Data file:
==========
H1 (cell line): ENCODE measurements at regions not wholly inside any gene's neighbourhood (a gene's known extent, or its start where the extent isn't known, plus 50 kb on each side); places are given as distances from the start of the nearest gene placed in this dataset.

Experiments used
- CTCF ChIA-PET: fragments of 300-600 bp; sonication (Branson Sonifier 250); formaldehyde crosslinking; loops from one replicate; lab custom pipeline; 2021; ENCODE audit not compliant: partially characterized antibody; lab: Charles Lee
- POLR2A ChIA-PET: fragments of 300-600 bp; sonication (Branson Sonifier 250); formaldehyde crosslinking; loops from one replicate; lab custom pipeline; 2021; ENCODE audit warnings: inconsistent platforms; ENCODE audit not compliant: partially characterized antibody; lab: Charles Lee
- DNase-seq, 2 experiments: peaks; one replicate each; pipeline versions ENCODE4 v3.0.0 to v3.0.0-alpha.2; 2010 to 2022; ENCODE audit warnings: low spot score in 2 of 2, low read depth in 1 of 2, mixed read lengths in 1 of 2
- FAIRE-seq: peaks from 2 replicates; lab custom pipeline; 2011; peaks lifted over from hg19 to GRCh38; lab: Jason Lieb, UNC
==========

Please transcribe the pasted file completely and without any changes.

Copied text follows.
H1 (cell line): ENCODE measurements at regions not wholly inside any gene's neighbourhood (a gene's known extent, or its start where the extent isn't known, plus 50 kb on each side); places are given as distances from the start of the nearest gene placed in this dataset.

Experiments used
- CTCF ChIA-PET: fragments of 300-600 bp; sonication (Branson Sonifier 250); formaldehyde crosslinking; loops from one replicate; lab custom pipeline; 2021; ENCODE audit not compliant: partially characterized antibody; lab: Charles Lee
- POLR2A ChIA-PET: fragments of 300-600 bp; sonication (Branson Sonifier 250); formaldehyde crosslinking; loops from one replicate; lab custom pipeline; 2021; ENCODE audit warnings: inconsistent platforms; ENCODE audit not compliant: partially characterized antibody; lab: Charles Lee
- DNase-seq, 2 experiments: peaks; one replicate each; pipeline versions ENCODE4 v3.0.0 to v3.0.0-alpha.2; 2010 to 2022; ENCODE audit warnings: low spot score in 2 of 2, low read depth in 1 of 2, mixed read lengths in 1 of 2
- FAIRE-seq: peaks from 2 replicates; lab custom pipeline; 2011; peaks lifted over from hg19 to GRCh38; lab: Jason Lieb, UNC